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The risk factors and nursing countermeasures of sepsis after cesarean section: a retrospective analysis

BMC Pregnancy Childbirth .
Year of publication

Background: Sepsis is a very serious complication of cesarean section, understanding the influencing factors is important to the prevention and management of sepsis. We aimed to analyze the associated risk factors of sepsis of cesarean section, to provide evidences into the clinical management and nursing care of cesarean section.

Methods: Patients who underwent cesarean section surgery from January 1, 2017 to June 30, 2021 in our hospital were included. The characteristics of patients were collected and analyzed. Logistic regression analyses were conducted to analyze the influencing factors of sepsis of cesarean section.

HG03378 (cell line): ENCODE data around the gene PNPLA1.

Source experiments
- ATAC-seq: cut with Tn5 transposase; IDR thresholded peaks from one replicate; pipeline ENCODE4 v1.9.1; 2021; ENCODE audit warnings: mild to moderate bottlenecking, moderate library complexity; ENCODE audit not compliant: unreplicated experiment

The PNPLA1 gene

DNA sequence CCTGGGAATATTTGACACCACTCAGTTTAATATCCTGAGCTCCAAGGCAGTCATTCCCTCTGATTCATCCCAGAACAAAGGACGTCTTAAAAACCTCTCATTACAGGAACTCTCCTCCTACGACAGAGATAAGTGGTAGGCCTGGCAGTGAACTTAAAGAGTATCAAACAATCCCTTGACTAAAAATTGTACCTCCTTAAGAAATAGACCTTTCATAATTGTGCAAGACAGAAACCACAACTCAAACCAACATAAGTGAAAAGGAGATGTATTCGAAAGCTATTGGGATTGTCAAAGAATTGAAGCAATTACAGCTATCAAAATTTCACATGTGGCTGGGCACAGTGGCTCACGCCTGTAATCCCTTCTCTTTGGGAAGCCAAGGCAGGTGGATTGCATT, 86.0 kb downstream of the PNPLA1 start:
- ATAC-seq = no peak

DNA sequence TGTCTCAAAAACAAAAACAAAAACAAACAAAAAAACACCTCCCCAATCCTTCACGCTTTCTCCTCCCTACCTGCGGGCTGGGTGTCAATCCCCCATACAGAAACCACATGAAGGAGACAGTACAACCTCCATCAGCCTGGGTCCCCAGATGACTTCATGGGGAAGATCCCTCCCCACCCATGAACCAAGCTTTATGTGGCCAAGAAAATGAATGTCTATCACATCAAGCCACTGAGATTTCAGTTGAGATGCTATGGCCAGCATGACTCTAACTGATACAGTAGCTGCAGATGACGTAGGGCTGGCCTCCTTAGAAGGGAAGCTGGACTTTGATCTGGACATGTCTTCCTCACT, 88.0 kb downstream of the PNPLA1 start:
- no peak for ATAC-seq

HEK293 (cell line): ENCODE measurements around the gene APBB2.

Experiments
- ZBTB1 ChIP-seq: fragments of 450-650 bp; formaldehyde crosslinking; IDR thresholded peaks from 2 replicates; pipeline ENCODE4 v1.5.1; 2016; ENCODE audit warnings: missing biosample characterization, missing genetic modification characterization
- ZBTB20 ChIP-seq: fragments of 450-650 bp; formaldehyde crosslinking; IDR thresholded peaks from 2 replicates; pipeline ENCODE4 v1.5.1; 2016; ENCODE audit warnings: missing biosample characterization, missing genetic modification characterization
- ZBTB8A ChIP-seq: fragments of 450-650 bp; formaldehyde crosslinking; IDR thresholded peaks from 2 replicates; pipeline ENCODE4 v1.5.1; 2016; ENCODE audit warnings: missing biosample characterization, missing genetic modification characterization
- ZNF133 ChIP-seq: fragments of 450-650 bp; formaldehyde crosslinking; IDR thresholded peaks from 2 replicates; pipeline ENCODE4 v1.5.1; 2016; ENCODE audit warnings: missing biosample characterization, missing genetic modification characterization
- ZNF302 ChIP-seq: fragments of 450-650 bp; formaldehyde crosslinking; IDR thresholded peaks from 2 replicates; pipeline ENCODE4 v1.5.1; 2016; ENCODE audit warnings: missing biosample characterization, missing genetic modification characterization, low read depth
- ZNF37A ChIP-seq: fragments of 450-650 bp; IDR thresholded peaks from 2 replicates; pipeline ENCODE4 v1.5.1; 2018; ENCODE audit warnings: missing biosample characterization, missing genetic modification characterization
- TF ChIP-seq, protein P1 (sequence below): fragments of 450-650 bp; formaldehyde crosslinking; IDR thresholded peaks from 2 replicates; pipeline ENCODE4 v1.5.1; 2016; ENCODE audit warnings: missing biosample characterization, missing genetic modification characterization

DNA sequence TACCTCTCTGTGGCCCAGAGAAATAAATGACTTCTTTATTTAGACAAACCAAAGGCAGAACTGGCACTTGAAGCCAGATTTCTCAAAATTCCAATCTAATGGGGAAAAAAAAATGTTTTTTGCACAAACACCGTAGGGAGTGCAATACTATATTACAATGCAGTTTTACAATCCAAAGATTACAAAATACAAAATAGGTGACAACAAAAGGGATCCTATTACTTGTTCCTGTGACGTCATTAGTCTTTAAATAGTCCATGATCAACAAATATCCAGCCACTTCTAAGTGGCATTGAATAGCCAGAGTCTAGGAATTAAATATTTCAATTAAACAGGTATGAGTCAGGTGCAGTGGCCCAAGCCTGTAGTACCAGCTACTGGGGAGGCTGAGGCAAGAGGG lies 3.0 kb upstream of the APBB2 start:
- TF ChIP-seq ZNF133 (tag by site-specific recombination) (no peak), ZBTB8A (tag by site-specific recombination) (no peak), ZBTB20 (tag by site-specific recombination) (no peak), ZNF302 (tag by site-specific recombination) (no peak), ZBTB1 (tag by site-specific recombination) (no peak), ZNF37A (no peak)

Results: A total of 3819 patients undergoing cesarean section were included, the incidence of sepsis in patients undergoing cesarean section was 0.84%. There were significant differences in the age, vaginal delivery attempt, premature rupture of membranes, preoperative hemoglobin, estimated blood loss during surgery and postoperative urinary tube implacement between sepsis and no sepsis patients (all p < 0.05). Logistic regression analyses found that age ≥ 35y(OR3.22, 95%CI1.20 ~ 5.15), gestational diabetes(OR2.64, 95%CI1.91 ~ 4.15), vaginal delivery attempt(OR2.05, 95%CI1.70 ~ 4.42), premature rupture of membranes(OR2.42, 95%CI1.02 ~ 4.20), preoperative hemoglobin ≤ 105 g/L(OR4.39, 95%CI1.02 ~ 7.88), estimated blood loss during surgery ≥ 400 ml(OR1.81, 95%CI1.35 ~ 3.01), postoperative urinary tube implacement(OR2.19, 95%CI1.27 ~ 2.50) were the risk factors of sepsis in patients undergoing cesarean section(all p < 0.05). Escherichia Coli(46.15%), Enterococcus faecalis(17.95%) and Pseudomonas aeruginosa(12.83%) were the most commonly-seen bacteria in sepsis patients.

Conclusion: In clinical practice, medical workers should carry out strict management and early prevention of related risk factors during the perioperative period of pregnant women, to effectively reduce the occurrence of sepsis after cesarean section.

Date added
Created by
Catherine Stead
Published by
Current Awareness Service for Health